My Father, an extraordinary man, citizen of the world.
Born in Russia, the thirst for culture had brought him to Italy and from there with his extraordinary entrepreneurial skills had created companies in the United States, England, France, Belgium, Spain, Switzerland, Brazil.
He spoke 11 languages perfectly, was an engineering graduate and studied medicine for his thirst for knowledge. He had created an empire and from every place he brought the best. As a great technician as he was, he had created a collection of watches and objects of virtue of great workmanship and provenance , many had belonged to Kings, global industry moguls and empresses, they described those who had owned them before him. I cite a few:

The Sultan Abdul Mejid (the clock twin, is kept in Museum Top Kapi in Istanbul), Queen Isabella II (the clock
with chatelain is a chisel work of art, gold enamel and diamonds), Tsarina Alexandra Fedorova of Russia (The gorgeous Necessaire made by James Cox), the Tsarina Maria Alexandrovna (with the precious gold lorgnette and diamonds created by Faberge), King Ludwig II of Bavaria, the Princes of Hungary Esterhazy , the Tsarina Catherine the Great of Russia (the watch with chatelaine, sparkling with huge marquise diamonds, re ned as a jewel of Bulgari, Cartier or Ti any, the copy is exhibited in the Hermitage Museum in St. Petersburg), the King and Queen of Romania (a chatelaine watch full with every detail, picture frame, key, perfumes door, knife, pencil), a chatelaine watch with him the King’s coat of arms of France, prize to the doctor who had defeated the ‘epidemic of smallpox ‘ (Premium Salutis Franciae), not the least the great collector King Farouk (the precious enamel pistol with flower scents door and the quarter repeating ring-watch with diamonds and pearls)
All are works of great artists like Fabergé, James Cox, Raul Morel, Jean Pierre Huad, William Antony, and others.
My father was in the private list of the largest auction houses who called him knowing his tastes and his goal: gather into a small space the best of the World!!!

Put together 50 years ago, mainly between 1966 and 1973, mainly at auction houses in Zurich and London and further pieces purchased from the King Farouk collection (Cairo, 1954) and through important London and Roman dealers (details found after each lot). This collection reflects the taste of the collector who focused mainly on decorative timepieces ranging from the middle of the XVIII and XIXth century. In fact this represents the evolution of decorative arts of a bygone century.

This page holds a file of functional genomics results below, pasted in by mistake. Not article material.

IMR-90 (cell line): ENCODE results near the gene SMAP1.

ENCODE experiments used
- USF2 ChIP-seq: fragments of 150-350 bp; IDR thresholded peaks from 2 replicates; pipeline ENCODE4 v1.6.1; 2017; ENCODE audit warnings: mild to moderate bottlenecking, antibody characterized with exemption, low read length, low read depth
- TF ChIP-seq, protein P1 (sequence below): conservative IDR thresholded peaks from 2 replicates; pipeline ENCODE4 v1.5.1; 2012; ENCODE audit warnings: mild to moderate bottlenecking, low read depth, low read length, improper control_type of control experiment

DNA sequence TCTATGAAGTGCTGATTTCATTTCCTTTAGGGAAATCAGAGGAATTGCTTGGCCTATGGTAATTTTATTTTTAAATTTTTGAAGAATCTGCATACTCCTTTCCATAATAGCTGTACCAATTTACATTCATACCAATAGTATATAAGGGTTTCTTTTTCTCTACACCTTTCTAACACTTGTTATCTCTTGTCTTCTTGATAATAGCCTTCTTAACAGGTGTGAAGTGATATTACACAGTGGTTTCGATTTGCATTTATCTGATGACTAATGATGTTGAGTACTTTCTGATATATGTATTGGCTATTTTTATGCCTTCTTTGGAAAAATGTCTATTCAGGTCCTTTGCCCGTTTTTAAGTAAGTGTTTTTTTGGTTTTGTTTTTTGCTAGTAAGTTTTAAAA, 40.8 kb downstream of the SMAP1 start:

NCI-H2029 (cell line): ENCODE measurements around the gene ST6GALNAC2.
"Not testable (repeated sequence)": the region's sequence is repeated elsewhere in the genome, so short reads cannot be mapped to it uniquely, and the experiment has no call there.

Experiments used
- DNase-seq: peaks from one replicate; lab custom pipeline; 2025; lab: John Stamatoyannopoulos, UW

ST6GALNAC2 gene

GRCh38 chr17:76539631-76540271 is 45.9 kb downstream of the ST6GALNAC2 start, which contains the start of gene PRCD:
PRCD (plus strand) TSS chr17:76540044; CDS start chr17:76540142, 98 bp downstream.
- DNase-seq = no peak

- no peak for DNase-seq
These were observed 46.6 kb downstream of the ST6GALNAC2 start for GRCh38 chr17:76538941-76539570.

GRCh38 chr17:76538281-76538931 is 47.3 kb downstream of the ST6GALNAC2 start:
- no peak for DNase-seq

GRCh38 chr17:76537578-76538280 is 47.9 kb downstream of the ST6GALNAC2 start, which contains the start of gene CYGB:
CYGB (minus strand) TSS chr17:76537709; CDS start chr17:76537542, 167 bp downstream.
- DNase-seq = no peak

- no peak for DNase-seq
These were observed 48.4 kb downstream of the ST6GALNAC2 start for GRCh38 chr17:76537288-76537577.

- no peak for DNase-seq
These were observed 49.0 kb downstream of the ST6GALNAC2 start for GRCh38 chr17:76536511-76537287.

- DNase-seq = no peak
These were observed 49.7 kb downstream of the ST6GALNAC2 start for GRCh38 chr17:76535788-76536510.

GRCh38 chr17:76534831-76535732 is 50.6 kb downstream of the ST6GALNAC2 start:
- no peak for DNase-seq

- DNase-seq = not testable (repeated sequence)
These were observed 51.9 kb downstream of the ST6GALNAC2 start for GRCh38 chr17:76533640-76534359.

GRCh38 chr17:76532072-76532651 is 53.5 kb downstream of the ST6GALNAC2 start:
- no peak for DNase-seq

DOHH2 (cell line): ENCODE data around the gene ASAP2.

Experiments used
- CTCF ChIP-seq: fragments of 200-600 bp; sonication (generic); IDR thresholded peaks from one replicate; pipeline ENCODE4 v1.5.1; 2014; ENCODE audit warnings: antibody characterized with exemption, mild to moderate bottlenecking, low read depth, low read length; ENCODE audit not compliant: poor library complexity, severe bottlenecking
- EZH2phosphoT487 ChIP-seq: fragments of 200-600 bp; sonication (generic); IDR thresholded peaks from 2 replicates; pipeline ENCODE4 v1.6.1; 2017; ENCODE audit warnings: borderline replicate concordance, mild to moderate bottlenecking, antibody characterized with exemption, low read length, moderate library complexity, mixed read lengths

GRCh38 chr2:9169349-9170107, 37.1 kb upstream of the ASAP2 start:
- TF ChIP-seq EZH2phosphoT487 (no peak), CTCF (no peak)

The luxury items were always destined for an aristocratic clientele, but not only European. Often considered like far distant lands by the Old Europe, the Russian, Ottoman and Chinese markets were the most lucrative markets for European, French and English clock/watchmakers, they fulfilled local demands by producing pieces appealing to those markets.
At the beginning of this trade, mainly motivated by historical and diplomatic reasons in London at the middle of the XVIIIth century, it quickly shifted to Geneva. There, in the small city at the end of the lake, a huge number of highly skilled workers whose knowledge and workmanship where much more affordable than in the English and French important cities: it was what was called: “The Genevan fabrique” that has been in existence for 2 centuries.
This “fabrique” experienced great growth during during the XVIIIth century and even though it faced troubled political times due to the segmentation of its population and the impossibility for certain individuals to set up their own businesses. Revolutions began and forced many to flee. The consequences were that many Genevan workshops moved to Ferney, Besancon, Paris, London, Constance, Hanau, Berlin and Saint Petersburg spreading their knowledge and creating new commercial and personal relationships. Amazingly it was Geneva that was the land of asylum (mainly in the XVI and XVII century) for many of the persecuted Huguenots.
Following the French Revolution, Geneva became the department of Leman, privileges are abolished and the persecuted populations returned. Despite the Napoleonic campaigns that shed blood across Europe, the fabrique continues to develop and produce its relations with the entire world. The freedom of entrepreneurship also allows watchmakers and mechanics from all around the world to come and set up shop and prosper, like the Combier (from the Vallee de Joux) who, at the beginning of the XIXth century, made Geneva their home and created amazing technical masterpieces. They found in Geneva master artists in the domain of jewellery, enamelling and setting that were capable of enhancing their work to the next level.
Slowly, as tastes and production methods evolved giving horology a new aspect aesthetically, technically and commercially. This led to the birth in the middle of the XIXth century to the manufactures as we know them today.
Regarding the objects in the emperor’s collection, one must remember that only human intelligence, hand-made work and rudimentary tools created these extraordinary items, no computers or electronic tools were used. It was a great honor to study those pieces and I hope that my descriptions has put to the forefront their specifics and rarity and will give you the pleasure of acquiring one or a few pieces for your own collection.
To conclude, I allow myself to quote Dr Eugen Gschwind of Basel, the biggest collector and antiques dealer of the XXth century: “ You have to know when to buy today at tomorrow’s price exceptional items, because they will always be exceptional”. Now it is all up to you, Good Luck.

Arnaud Tellier, ex Antiquorum Vice-President (1990-2000), Patek Philippe museum director and curator (2000-2011) and President of Tellier Fine Arts (Morges).

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